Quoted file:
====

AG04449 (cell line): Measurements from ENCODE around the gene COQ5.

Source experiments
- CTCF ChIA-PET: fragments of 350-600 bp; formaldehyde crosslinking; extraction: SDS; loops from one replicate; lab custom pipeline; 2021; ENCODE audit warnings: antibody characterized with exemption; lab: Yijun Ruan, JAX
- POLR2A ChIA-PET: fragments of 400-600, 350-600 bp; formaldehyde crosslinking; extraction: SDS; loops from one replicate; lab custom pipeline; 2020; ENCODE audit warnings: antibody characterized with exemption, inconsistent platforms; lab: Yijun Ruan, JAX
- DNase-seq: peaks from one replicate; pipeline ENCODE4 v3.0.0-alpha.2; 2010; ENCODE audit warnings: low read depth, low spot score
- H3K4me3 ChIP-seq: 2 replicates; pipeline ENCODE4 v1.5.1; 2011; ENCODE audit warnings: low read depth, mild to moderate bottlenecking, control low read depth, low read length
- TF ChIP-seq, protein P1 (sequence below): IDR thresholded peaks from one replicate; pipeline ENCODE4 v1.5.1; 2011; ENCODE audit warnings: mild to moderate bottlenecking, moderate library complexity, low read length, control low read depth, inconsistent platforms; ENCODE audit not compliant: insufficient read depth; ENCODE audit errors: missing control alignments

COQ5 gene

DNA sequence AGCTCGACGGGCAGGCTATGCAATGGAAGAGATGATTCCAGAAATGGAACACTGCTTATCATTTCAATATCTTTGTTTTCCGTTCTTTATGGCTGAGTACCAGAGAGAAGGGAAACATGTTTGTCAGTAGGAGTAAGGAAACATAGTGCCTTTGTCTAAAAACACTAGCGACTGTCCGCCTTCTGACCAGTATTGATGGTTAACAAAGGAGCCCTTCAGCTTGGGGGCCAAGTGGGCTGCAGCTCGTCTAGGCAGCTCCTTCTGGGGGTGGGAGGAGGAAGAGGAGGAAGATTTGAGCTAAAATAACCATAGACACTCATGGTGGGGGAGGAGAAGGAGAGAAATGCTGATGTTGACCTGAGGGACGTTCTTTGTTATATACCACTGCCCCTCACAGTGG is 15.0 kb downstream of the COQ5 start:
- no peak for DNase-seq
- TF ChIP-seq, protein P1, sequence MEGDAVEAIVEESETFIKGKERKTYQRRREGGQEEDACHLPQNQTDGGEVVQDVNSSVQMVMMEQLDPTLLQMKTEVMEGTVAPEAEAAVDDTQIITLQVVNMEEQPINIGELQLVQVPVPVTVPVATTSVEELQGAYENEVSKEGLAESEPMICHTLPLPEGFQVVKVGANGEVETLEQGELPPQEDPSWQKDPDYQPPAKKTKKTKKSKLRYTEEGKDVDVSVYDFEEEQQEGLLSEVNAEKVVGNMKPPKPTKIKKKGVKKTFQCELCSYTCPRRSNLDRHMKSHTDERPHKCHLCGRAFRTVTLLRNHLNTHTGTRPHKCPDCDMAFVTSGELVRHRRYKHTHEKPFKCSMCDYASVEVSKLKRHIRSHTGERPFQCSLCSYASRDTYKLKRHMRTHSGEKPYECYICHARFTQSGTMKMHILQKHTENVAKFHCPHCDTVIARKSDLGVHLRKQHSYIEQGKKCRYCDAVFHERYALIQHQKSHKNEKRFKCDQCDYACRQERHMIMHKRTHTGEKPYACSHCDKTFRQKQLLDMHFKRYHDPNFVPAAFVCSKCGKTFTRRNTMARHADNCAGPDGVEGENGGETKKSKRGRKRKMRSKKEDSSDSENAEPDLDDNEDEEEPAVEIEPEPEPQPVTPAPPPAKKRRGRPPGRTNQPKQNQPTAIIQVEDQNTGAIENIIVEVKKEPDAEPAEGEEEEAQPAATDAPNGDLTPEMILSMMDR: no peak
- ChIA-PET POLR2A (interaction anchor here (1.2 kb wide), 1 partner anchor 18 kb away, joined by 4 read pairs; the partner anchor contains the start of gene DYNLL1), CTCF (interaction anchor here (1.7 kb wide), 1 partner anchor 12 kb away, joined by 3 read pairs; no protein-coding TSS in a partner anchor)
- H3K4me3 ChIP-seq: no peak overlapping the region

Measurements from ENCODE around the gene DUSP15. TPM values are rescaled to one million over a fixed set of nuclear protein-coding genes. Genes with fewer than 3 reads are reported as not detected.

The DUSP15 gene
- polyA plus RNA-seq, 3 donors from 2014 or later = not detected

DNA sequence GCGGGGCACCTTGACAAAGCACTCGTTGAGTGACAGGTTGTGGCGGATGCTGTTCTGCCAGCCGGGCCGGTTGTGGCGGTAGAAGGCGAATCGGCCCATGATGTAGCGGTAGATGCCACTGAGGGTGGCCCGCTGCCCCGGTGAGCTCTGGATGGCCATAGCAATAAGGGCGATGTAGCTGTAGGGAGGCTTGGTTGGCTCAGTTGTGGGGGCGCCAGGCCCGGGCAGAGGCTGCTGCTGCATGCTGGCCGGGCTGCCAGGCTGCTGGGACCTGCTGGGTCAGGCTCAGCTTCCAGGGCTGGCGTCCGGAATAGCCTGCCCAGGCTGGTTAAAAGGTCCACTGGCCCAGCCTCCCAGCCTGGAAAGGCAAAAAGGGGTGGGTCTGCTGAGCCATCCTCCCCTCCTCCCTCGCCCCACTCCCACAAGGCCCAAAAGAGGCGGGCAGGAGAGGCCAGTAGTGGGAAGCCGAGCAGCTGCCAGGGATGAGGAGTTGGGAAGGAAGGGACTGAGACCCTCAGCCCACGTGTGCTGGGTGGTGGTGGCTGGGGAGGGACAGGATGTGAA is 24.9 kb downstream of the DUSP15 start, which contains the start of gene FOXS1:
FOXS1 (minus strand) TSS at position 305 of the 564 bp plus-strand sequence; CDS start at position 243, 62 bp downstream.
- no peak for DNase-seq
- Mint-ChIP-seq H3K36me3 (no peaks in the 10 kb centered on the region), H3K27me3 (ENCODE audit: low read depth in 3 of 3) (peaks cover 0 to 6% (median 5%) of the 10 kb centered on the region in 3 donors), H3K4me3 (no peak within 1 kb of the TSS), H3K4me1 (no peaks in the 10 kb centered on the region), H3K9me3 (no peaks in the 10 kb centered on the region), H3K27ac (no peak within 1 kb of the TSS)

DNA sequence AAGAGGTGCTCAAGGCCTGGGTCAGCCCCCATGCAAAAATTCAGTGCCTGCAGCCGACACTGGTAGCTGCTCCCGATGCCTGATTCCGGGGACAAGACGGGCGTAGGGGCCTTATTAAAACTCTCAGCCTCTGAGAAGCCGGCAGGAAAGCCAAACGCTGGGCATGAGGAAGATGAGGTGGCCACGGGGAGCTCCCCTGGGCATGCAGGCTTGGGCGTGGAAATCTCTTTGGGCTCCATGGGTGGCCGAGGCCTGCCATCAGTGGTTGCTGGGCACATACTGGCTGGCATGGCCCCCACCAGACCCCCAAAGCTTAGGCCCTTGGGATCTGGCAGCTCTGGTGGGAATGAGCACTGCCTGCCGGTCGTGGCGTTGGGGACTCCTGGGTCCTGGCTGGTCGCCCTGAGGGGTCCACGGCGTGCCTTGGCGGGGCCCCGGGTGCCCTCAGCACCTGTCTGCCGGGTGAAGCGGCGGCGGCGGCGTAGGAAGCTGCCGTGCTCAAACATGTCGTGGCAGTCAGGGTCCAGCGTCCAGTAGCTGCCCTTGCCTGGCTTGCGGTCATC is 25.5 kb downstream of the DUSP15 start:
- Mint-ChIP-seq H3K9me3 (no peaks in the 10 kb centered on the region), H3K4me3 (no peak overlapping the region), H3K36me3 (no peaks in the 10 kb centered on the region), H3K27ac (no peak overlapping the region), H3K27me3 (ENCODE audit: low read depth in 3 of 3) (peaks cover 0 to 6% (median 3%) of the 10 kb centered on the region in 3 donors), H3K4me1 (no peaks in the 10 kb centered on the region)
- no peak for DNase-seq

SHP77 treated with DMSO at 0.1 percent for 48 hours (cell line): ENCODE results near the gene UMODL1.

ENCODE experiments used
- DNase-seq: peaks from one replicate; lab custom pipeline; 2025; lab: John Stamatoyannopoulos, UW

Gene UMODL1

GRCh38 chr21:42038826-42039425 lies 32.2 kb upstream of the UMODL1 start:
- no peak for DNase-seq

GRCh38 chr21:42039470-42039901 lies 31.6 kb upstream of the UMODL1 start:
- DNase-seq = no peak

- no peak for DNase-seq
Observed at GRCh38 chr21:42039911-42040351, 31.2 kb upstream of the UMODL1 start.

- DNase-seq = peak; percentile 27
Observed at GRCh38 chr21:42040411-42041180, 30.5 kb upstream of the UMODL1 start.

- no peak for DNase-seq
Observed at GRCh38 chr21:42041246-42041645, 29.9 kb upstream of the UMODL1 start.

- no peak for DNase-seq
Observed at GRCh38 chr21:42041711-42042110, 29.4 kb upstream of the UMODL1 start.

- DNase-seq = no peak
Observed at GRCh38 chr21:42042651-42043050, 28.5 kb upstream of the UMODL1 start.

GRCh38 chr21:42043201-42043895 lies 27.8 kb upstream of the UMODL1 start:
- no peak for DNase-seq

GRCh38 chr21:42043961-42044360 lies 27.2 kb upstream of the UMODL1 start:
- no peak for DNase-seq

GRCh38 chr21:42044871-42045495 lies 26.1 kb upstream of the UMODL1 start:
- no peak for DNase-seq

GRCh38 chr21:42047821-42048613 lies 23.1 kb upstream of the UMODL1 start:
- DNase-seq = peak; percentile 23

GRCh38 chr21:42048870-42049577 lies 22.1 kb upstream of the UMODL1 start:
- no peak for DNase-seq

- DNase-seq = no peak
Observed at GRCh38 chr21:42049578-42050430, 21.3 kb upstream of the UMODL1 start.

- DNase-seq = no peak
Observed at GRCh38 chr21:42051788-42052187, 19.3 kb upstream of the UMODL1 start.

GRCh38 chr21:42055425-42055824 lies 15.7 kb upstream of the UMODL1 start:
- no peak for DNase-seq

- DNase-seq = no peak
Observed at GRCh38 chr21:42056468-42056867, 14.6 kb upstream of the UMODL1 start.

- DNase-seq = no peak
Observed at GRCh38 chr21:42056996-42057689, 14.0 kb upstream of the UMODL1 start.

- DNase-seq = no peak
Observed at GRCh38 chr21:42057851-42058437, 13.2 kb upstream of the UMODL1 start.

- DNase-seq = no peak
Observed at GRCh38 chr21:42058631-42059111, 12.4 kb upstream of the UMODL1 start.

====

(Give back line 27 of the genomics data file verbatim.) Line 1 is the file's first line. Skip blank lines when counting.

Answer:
Gene UMODL1